1. Can we really get rid of violence? Can we eradicate it completely from society? Can we completely eliminate from our society crime, illegal drug taking, corruption and cheating? Many nations may show historical evidences of how they have reduced the occurrence of “very bad things” happening there. They may be proud of their low crime rate, for example. But in my opinion a complete eradication of “bad things” happening in society is a utopia.
2. The Church views us, humans, as marked by “original sin”. We are inclined to do evil, to sin, to do “bad things”. This is a notion from St. Augustine that emerged during his controversy with Pelagianism. We may agree or disagree with the way St Augustine formulated it, but one thing is clear to all of us: we really have evil inclinations. During mass we say, “Lamb of God who takes away the sin of the world”. The best explanation I heard about that came from Father Lahiff SJ, my former teacher in modern history. He said that when we pray that in mass we just do not mean that we ask the Lamb of God to remove this or that sin we may have done. He said that we pray that the Lamb of God cleanse us from the very capacity to do evil--to sin. We may have been so good for a whole week but we do not fully congratulate ourselves because this inclination for evil stays in our hearts. So at the end of the week we ask the Lamb of God to help us.
3. Christian life is also a daily combat against the daily inclination to evil. In Baptism the Christian is plunged into the water and loses breath to come out and breathe in a new breath. Original sin is said to have been “removed”. But the effects of original sin stay, and our combat continues. We may agree or disagree with this link between baptism and original sin but one thing is clear: Christian life is an option for the good and for the mission to make more evident the love of God in the world. It is what baptism has instituted in each baptized person. The baptized continues to lead a life with combat knowing that full restoration happens in the “fulfillment of time” or the “eschatology”.
4. Meanwhile we have to live with the fact of violence, crime, injustice, and all sorts of “bad things” happening. We are not in full eschatology even if it has been inaugurated by the resurrection.
5. People in authority who try to eradicate all the evils of society and claim that through their acts they will eventually bring an everlasting society of zero-crime tend towards totalitarian political behavior. This usually happens when people justify violence in view of peace. It is totalitarian, Utopian and unrealistic.
6. The Bible tells us a story of how the doing of violence, crime and other “bad things” can be channeled—not eradicated. The Bible gives us insight about God who realistically admits that the human heart has really opted to do “bad things”. The Noah’s boat story is a clear illustration.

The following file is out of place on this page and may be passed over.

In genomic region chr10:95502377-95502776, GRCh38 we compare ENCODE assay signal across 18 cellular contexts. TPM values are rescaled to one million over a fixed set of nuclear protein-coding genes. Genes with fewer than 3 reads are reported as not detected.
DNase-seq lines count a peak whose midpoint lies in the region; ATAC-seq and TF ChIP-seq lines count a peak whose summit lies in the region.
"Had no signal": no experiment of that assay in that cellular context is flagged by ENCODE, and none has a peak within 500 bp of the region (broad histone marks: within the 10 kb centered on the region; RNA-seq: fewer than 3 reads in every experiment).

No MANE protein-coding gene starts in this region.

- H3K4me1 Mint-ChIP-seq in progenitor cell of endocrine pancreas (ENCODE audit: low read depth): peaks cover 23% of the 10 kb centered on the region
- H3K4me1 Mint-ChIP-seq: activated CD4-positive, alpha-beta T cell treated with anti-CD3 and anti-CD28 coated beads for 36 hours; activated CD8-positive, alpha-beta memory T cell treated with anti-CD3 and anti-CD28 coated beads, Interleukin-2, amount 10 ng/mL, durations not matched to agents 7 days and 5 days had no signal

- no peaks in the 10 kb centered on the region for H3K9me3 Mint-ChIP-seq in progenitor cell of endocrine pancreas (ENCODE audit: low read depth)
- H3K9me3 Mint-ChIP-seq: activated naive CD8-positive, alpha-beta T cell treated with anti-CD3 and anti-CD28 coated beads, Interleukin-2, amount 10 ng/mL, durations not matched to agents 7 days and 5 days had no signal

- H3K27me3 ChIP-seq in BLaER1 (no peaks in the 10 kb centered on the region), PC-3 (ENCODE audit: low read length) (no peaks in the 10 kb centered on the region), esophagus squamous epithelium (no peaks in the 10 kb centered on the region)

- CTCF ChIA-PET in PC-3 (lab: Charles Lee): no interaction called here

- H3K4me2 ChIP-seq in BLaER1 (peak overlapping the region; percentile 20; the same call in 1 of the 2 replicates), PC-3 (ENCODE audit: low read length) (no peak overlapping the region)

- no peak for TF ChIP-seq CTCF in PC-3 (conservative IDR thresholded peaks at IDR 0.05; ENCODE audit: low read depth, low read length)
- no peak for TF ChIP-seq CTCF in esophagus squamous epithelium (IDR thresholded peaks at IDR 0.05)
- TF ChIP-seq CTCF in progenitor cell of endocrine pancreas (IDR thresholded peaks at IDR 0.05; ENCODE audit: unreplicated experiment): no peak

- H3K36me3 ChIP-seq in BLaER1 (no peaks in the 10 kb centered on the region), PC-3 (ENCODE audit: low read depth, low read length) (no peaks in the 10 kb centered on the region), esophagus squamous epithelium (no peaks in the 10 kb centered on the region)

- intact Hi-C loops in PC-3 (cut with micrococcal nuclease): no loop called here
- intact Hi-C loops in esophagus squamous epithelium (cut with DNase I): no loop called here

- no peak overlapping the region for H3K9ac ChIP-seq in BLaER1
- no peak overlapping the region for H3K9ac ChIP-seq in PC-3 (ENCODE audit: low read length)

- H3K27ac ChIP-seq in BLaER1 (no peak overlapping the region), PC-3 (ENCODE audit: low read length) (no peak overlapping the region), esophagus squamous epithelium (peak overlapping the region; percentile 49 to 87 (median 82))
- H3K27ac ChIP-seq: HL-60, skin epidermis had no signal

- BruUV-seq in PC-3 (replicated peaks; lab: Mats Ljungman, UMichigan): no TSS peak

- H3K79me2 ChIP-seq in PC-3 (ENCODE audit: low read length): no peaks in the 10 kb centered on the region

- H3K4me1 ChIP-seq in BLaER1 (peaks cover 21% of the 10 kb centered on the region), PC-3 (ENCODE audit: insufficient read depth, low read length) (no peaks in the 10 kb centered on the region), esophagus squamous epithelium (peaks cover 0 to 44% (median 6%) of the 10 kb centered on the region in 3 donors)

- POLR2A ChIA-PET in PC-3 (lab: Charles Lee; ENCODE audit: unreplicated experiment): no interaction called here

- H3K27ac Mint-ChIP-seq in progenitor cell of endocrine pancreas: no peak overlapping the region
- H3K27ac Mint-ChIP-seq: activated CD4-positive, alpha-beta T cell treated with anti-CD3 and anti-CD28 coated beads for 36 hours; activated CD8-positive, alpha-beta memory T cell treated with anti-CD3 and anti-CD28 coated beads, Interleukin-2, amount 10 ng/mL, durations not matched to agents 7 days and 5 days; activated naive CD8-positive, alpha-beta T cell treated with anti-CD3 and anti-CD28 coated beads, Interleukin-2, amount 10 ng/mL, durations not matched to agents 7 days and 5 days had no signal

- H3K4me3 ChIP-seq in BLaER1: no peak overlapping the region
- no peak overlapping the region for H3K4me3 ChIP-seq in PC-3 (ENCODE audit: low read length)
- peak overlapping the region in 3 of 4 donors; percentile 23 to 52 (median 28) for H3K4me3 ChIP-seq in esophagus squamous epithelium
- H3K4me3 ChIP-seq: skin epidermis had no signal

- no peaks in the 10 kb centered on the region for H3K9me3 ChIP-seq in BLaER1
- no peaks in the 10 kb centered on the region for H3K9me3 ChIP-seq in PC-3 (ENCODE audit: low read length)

7. But here I would like to talk about Cain. He killed his brother, Abel. Yet God continues to talk to Cain and even protects him from the violence of others. “So the LORD put a mark on Cain, so that no one would kill him at sight” (Gen4/15). Cain, the murderer, does not lose contact from the Lord God, he is even protected. Do we now see an end to other crimes? No. The son of Cain, Lamech, admits to having murdered someone else. “I have killed a man for wounding me, a young man for bruising me” (Gen4/23).
8. Jesus knew this well; he knew the power of the inclination to doing bad things. He spoke of the unclean spirit leaving a man and then returning with seven more unclean spirits: “it goes and brings back with itself seven other spirits more evil than itself, and they move in and dwell there; and the last condition of that person is worse than the first” (Matt12/45).
9. Let us go back to the Genesis story. The Cain cycle ends with an interesting verse: “At that time people began to invoke the LORD by name” (Gen.4/26). Bible experts see in the Cain (and Abel) story a shift in the religious practices of the Israelites; from the ritual-sacrificial offering type of religiosity to the listening to the Law of God religiosity. We cannot go into this erudite discussion; we are not competent. But we can make one point: to guide the human heart, listen to the Word of God. There will be plenty of Lamech’s to replace the Lamech’s in our midst. Meanwhile we hold on to the WORD as we await a more definite eschatology.
10. In more Christian terms we can say that we are in the process—a continual process—of freedom. We are set free from sin, a daily combat, as we are oriented by the WORD made flesh to be free for God. This can be a bit more realistic that to expect a zero-crime and zero-“bad” society. We realistically admit how we are in constant transformation and how we need to vigilantly attune ourselves to the WORD. To claim that we hold a system to complete success can be dangerous. As we said above, it can be “totalitarian”.